Zavier Simpson (No. 3) is a key cog in Michigan’s defense, which ranked second nationally according to (Charlie Neibergall/AP)

There have been times when Michigan assistant coach Luke Yaklich senses that his unbridled enthusiasm for defensive-minded basketball falls on deaf ears.

No matter how much the metrics point to how much defense — Yaklich’s reason for being in Ann Arbor — has meant to the Wolverines’ success in his two seasons on Coach John Beilein’s staff, Yaklich gets it. He has coached long enough to realize there are other skills players would rather focus on than hear him rattle on about limiting an opponent’s ability to score.

But this has always been the Yaklich way. And now, with Michigan back in the Sweet 16 and preparing to play like-minded Texas Tech in a West Region semifinal, defense has become the way of the Wolverines. The second-seeded Wolverines and No. 3 seed Red Raiders enter Thursday night’s matchup in Anaheim, Calif., as the nation’s top two defensive teams, according to .

“I think that’s where it starts with me,” Yaklich said this week. “I love defense and I let that show. I’m able to be myself and so that passion I have for defense, I’m able to exhibit that and be myself every day.”

The ability to get players to buy in remains at the core of his abilities. His power of persuasion has matured throughout his years of coaching — first at the high school level, then in four years as an assistant at his alma mater, Illinois State, and now at Michigan. But Yaklich’s skills were truly developed in his 15 years as a high school teacher.

“A 9 a.m. American history class is not the most exciting thing for 80 percent or more of high school students,” Yaklich said. “You just had to have people get excited, and to get people excited, you have to have energy and passion yourself.”

Yaklich has since transferred that energy to Michigan’s bulldog perimeter defenders, Zavier Simpson and Charles Matthews, who, along with sophomore center Jon Teske, have shaped Michigan’s tenacity. The Wolverines rank No. 2 nationally in scoring defense (58.2 points per game), and they limited each of their first two tournament opponents, Montana and Florida, to under 35 percent shooting.

Yaklich combines his interpersonal skills with the need for personal accountability. His attention to defensive detail plays in direct contrast to Beilein, who is one of the nation’s top offensive masterminds and has led the Wolverines to the Sweet 16 five times and the championship game twice since 2013. Yet Beilien admitted before hiring Yaklich that he needed someone who would take a different approach to Michigan’s game plan.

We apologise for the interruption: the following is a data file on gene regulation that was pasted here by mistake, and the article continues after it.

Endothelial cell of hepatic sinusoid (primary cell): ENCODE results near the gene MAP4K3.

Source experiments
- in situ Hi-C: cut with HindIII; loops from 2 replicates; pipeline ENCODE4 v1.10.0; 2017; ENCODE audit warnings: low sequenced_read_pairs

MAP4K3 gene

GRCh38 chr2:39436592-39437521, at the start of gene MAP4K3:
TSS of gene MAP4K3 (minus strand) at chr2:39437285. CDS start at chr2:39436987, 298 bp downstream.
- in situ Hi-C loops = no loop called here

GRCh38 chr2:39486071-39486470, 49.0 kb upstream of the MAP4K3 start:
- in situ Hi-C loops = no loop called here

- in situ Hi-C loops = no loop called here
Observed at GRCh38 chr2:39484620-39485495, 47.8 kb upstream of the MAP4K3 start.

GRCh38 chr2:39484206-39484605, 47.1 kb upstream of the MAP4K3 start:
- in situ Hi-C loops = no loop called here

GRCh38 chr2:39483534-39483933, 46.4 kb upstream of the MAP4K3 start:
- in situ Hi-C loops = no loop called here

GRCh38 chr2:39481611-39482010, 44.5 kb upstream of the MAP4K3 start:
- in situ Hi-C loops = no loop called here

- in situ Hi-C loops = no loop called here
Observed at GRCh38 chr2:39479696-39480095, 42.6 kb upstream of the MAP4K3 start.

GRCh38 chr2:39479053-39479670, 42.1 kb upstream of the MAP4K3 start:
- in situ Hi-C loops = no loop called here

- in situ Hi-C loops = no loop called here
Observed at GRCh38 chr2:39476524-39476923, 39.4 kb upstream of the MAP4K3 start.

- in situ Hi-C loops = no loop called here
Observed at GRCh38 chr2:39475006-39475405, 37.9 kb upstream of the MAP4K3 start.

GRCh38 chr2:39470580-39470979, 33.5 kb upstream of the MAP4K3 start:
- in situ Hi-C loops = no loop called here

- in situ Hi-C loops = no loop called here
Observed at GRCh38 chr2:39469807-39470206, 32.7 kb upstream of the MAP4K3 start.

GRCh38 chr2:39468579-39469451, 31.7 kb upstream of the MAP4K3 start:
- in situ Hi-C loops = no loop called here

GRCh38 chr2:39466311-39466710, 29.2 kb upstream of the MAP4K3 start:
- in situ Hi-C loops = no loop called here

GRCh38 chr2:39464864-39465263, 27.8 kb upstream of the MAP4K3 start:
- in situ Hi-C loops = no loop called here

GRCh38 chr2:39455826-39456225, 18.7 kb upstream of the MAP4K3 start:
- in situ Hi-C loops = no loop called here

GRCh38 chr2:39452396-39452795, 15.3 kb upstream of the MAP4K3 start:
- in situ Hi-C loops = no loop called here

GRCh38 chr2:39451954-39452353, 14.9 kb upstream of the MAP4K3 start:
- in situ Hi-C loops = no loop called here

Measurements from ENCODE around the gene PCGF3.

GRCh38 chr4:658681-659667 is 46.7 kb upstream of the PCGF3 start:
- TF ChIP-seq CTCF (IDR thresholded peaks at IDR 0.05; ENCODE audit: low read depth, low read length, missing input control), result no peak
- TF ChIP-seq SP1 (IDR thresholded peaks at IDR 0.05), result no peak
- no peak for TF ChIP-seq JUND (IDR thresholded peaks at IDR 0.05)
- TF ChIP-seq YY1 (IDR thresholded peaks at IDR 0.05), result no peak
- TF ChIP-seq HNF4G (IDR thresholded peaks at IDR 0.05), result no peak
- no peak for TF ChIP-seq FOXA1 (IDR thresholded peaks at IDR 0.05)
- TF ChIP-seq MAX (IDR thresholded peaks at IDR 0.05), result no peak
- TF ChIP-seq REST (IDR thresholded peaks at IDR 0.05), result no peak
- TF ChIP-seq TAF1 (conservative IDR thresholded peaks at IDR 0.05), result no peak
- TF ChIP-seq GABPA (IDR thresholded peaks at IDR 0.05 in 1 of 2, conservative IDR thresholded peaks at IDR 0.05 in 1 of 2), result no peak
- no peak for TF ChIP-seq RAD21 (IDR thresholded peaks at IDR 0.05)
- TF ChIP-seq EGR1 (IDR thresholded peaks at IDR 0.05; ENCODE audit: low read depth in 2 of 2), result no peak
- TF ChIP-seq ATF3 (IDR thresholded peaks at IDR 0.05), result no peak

Yaklich’s presence has added a wrinkle — one his players have fully digested, first in summer pickup games and practice before transitioning knowledge to the moments that mattered most.

“Nobody wanted to be the guy that was embarrassed and talked about day after day,” Matthews said this past weekend. “That’s what started us locking up.”

Michigan was never ranked higher than 37th nationally in’s defensive efficiency metric in Beilein’s 10 seasons before hiring Yaklich. Since, the Wolverines ranked third last season, when they advanced to the national championship game, and second this season.

Yaklich’s Michigan experience has been one built around experimentation and a willingness to give and take. Beilein wasn’t initially completely sold on whether the 42-year-old was right for the job. But after speaking with Dan Muller, Yaklich’s former boss at Illinois State, and understanding what Yaklich did best, Beilein’s tune changed.

“We got much more than I expected,” Beilein told the Chicago Tribune. “He is a force.”

Although Beilein hasn’t implemented all of Yaklich’s ideas, that hasn’t stopped Michigan’s minister of defense from constantly searching. He frequently communicates via email and text messages to introduce different defensive tactics, video clips he picks up on Twitter and motivational messages that will inspire players to contribute even more to team success.

Yaklich knows that because each player learns differently, each must be coached in a unique way. He has made an effort to determine what makes each of his players tick and then stays true to himself to reach players where they are.

“Luke is just really good with people,” Muller said. “He’s corny as can be — he’s a total cornball — but it’s genuine and he’s very comfortable with who he is.”

Yaklich admits his Michigan players have become accustomed to his business approach, not to mention his “sometimes quirky dad-joke” brand of humor. But he realizes that, corny or not, if he is going to continue to get the most out of each player, they must see Yaklich for who he really is.

“With me, there’s always been a little bit of a mind-set that you have to out-crazy kids,” Yaklich said. “When you’re completely comfortable with who you are, people appreciate that. Kids can see when you’re really not into something, but you’re trying to pretend to be. You can’t fool them whether you’re in front of 30 kids in a U.S. history class or you’re around 15 kids at the end of practice. You have to be genuine and be yourself.”